Indigenous Mental Health – The Statistics are Scarier Than You Think


Ok, I’ll admit I am by no means the only university student facing this dilemma but it’s my justification for being decidedly absent (for a very long time).

A couple of updates just to let you know that I’m still alive and well (physically at least).

Less than 6 weeks I will walk out of my last uni exam and – hopefully – 4 more weeks after that I’ll graduate in a gown with some not so subtle rainbow lining. Exciting? Hell yes! Leaving much room for social activity? Haha, what is “social”?

So besides university and a casual job, I have very excitedly recently started working in the field I study. I know right? How does this happen? Am I even a real uni graduate? Or adult for that matter? I feel the answer to the latter is an emphatic no but other people apparently feel differently.

More excitingly, the company itself is Indigenous owned and focuses on renewable technologies, specifically solar. They’re helping to bring power and communications to remote communities in Australia and the results are incredibly heartwarming, to say the least.

The event that has been my passion project for the last month or so is *heavy breathing* a panel event that explores Indigenous Mental Health! Not only that, all the proceeds raised are going towards developing and implementing Indigenous-specific mental health programs to be delivered in remote communities. I think I’ve typed the details of the event so many times over I’m close to getting carpel tunnel, so I’ll keep this brief and say I’m thrilled world-renowned environmentalist David Suzuki will be there, Indigenous champions like Nathan Blacklock and Elijah Douglas, as well as Sydney Lord Mayor, Clover Moore (besides you can check out more info in the link above). I’m a little giddy.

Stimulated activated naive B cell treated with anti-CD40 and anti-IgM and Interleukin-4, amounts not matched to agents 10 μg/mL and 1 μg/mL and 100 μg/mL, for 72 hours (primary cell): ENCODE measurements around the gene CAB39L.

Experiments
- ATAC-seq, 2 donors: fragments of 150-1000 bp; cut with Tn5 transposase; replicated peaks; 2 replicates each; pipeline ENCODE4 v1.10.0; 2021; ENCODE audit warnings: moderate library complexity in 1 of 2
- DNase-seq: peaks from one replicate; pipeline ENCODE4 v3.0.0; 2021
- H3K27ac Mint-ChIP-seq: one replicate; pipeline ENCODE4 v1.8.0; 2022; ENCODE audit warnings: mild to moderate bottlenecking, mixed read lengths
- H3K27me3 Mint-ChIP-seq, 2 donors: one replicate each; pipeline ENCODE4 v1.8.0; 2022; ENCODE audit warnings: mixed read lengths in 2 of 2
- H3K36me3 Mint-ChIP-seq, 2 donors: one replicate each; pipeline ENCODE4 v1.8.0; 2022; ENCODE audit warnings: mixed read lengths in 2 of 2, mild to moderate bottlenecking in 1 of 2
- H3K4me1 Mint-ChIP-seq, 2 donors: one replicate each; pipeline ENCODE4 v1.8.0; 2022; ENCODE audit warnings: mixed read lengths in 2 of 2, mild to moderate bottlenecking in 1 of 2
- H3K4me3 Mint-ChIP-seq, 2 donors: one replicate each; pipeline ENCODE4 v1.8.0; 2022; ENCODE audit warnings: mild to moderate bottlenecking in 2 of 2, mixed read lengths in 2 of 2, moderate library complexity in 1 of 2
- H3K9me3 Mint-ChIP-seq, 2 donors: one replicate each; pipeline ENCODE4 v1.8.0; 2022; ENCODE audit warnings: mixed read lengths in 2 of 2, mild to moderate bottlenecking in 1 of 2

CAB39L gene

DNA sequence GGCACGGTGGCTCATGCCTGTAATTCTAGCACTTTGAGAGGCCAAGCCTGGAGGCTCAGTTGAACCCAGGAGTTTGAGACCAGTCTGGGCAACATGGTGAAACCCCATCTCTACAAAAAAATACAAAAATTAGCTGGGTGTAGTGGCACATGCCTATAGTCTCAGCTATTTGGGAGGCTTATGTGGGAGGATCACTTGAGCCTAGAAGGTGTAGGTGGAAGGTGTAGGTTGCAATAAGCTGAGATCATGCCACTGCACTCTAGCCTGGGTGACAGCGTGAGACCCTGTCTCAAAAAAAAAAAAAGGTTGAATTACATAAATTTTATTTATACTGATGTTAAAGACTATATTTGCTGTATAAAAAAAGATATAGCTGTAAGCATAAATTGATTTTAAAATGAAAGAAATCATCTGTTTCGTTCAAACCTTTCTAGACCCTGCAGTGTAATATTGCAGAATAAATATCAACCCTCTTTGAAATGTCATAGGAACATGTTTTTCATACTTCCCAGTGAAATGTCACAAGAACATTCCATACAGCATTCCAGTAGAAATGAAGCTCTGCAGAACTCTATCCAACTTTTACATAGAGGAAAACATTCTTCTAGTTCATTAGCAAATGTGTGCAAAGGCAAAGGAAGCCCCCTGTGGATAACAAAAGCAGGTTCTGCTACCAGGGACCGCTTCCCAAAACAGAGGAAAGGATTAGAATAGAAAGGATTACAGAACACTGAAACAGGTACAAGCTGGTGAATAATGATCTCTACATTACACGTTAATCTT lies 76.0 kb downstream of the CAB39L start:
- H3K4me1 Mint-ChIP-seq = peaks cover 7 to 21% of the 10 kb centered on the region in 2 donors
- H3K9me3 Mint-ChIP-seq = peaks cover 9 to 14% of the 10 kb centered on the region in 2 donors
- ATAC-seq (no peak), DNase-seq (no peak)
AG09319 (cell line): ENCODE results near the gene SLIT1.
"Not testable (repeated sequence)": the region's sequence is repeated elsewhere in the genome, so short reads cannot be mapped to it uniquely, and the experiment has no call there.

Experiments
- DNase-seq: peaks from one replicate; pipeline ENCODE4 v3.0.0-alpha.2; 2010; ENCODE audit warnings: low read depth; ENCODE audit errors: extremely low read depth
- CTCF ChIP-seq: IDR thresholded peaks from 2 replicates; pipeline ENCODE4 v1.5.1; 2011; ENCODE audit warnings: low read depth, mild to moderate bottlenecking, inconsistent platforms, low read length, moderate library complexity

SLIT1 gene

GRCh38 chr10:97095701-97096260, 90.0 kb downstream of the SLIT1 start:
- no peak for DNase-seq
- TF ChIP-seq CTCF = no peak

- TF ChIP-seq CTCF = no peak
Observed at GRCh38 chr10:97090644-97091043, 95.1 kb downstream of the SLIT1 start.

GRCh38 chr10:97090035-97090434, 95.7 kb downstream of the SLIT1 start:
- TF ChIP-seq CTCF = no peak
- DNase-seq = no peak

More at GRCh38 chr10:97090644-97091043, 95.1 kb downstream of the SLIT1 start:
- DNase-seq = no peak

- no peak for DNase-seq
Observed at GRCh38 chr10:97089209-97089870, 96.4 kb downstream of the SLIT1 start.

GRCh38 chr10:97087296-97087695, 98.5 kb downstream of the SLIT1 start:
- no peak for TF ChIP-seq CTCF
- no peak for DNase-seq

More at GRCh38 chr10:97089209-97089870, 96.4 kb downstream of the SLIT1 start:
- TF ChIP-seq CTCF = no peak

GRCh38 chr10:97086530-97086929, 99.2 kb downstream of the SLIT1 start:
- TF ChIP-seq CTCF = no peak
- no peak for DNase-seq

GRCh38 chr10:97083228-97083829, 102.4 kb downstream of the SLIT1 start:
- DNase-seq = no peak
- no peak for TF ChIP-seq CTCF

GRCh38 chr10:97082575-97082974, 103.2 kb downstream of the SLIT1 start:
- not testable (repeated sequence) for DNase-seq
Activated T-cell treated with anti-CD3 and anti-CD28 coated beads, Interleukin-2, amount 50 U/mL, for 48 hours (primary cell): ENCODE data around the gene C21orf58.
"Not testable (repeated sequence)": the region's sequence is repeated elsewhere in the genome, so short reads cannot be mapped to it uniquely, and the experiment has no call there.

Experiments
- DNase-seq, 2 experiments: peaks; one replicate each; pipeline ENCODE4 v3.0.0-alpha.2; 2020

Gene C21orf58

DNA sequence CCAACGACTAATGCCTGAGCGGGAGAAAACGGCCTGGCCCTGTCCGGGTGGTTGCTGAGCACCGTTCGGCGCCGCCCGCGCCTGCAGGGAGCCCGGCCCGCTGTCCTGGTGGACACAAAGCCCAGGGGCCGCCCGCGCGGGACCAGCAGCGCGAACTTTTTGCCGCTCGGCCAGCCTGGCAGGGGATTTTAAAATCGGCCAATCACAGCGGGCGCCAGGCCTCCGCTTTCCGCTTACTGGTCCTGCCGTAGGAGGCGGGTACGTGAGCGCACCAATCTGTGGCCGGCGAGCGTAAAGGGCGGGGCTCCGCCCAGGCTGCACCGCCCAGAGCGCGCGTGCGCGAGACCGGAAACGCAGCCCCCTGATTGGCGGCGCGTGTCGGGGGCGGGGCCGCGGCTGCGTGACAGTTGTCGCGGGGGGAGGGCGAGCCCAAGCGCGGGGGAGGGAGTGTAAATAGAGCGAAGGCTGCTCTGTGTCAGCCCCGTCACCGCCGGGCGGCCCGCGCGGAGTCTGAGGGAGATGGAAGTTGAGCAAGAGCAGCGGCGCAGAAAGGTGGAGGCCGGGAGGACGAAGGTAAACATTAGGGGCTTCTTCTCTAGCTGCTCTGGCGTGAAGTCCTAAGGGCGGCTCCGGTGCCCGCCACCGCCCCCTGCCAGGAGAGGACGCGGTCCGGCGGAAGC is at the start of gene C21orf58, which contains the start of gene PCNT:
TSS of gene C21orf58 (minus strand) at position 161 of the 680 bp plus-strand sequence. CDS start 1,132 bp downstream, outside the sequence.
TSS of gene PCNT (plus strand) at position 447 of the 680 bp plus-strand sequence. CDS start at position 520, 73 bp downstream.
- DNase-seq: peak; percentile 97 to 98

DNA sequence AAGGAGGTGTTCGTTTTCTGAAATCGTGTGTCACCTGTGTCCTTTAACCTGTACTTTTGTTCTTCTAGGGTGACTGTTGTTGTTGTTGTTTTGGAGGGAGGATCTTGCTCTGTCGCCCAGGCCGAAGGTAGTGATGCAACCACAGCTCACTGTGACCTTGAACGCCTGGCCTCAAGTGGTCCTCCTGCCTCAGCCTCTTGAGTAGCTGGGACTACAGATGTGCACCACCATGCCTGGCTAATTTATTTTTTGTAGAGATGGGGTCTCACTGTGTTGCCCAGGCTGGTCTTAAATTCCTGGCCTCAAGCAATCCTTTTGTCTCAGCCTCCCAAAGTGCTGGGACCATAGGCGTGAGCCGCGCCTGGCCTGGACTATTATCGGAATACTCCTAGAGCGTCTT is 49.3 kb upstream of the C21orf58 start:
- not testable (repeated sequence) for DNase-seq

Despite all my excitement for what is going to be an amazing event, that inescapable current of sadness is there. Suicide rates in Indigenous communities are heartbreaking, in fact 95% of Aboriginal and Torres Strait Islander peoples have had their lives tainted in some way by suicide.

I’ll admit that I used to be useless when facing those sorts of statistics. What can I, one person, do? Well, on my own, a fair bit apparently. With the help of others? A hell of a lot more. This event is coming together amazingly. For my non-Sydney based friends I’m afraid getting to the event itself might be a little challenging but you can still help out and donate here!


Alternatively, if you can make it to Sydney I’d love you to be a part of the event… general tickets are available here and I promise it will be an enlightening evening.

That’s the extent of my check-in for now. Wish me luck in making this event as amazing as I know it can be, or do one better and donate some money (every dollar counts) to a great cause.


When it’s OK to be Not OK: The Necessity of Grief

I haven’t posted in a while, and this has been a culmination of me being the most easily sidetracked person ever as well as an onslaught of uni assignments and exams last year.

Much more than that though, the last month of 2015 was a very personal hell. Though I posted a lot on Facebook as a coping mechanism, it hasn’t been until now that I’ve felt totally ready to coherently write about it.